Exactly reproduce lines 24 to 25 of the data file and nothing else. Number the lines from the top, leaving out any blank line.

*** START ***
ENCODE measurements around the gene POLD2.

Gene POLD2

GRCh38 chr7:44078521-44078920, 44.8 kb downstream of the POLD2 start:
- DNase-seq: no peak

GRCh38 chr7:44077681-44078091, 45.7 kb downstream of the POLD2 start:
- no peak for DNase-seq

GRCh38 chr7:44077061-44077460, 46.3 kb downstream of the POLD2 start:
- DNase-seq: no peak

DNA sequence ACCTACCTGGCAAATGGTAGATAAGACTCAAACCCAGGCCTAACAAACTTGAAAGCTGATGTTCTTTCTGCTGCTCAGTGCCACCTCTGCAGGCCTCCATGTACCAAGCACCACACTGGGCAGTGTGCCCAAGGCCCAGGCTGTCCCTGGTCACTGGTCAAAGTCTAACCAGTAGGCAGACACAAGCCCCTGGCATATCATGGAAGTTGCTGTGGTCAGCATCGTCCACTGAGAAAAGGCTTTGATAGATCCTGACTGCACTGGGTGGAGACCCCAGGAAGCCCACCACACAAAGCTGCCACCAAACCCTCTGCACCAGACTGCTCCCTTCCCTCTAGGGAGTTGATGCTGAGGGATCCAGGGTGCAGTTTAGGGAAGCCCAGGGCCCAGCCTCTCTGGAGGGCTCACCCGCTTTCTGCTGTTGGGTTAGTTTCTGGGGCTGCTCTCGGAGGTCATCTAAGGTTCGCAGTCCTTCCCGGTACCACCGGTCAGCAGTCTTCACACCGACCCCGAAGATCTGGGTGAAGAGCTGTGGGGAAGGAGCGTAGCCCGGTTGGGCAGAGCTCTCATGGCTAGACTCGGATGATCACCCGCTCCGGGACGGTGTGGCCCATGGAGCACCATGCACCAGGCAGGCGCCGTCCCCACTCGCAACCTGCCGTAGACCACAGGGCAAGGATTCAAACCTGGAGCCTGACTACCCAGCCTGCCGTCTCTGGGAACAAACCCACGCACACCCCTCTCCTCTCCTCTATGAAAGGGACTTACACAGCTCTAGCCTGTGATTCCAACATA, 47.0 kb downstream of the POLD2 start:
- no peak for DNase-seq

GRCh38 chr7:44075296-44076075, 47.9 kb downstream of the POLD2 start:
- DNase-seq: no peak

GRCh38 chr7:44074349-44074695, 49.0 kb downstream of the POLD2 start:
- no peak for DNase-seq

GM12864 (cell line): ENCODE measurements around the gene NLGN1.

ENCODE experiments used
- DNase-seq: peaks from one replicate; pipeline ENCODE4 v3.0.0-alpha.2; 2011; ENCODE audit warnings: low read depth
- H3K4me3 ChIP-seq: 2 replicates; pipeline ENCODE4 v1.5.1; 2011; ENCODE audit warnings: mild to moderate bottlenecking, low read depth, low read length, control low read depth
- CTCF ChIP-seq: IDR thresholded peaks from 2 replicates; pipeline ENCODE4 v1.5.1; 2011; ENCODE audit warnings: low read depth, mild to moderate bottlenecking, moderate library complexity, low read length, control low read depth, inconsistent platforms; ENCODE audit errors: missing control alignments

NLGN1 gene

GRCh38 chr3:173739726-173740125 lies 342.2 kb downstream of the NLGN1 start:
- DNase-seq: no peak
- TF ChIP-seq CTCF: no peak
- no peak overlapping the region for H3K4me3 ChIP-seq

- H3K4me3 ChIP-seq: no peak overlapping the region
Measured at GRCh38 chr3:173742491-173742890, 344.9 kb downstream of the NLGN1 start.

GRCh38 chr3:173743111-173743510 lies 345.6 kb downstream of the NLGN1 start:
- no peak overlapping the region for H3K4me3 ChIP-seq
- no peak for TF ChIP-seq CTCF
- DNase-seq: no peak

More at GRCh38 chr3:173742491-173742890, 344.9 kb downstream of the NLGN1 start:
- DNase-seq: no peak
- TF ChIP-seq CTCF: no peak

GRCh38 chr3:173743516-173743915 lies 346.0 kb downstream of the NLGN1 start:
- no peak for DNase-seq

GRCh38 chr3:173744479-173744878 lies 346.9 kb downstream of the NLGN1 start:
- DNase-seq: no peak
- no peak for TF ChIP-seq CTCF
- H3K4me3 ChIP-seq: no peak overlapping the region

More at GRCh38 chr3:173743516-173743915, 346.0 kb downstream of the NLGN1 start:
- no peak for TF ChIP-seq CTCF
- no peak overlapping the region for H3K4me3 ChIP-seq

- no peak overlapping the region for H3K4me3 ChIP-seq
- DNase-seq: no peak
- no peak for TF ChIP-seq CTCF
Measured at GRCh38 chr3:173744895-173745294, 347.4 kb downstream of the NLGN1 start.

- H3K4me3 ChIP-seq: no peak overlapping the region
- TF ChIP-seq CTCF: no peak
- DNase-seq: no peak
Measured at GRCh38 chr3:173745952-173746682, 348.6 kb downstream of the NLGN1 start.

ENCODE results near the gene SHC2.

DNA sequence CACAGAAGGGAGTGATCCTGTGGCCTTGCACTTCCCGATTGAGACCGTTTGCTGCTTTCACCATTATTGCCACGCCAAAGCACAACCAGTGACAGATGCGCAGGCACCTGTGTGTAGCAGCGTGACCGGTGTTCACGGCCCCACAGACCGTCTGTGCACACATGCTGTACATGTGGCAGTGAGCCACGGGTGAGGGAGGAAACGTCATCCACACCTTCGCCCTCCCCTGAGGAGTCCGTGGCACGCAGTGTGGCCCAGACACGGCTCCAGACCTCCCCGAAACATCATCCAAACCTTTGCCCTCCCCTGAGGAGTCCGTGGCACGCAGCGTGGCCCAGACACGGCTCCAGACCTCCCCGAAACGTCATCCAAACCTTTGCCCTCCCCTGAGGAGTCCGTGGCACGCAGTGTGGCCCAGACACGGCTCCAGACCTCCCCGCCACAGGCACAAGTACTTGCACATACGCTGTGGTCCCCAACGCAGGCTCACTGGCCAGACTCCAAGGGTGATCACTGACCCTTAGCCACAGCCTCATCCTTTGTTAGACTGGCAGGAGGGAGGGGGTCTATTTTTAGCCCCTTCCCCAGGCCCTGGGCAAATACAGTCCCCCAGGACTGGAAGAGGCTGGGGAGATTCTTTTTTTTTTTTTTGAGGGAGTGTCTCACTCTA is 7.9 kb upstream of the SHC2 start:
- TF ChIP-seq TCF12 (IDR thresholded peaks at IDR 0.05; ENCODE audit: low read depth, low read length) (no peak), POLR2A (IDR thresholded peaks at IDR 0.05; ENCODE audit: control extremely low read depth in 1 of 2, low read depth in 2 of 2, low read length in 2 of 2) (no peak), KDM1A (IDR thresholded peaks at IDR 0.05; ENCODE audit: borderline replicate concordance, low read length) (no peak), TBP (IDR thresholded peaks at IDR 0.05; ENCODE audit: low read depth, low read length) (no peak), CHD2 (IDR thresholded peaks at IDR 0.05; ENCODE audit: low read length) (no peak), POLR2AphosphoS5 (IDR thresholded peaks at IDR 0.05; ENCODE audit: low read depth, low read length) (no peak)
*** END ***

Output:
- no peak overlapping the region for H3K4me3 ChIP-seq

- H3K4me3 ChIP-seq: no peak overlapping the region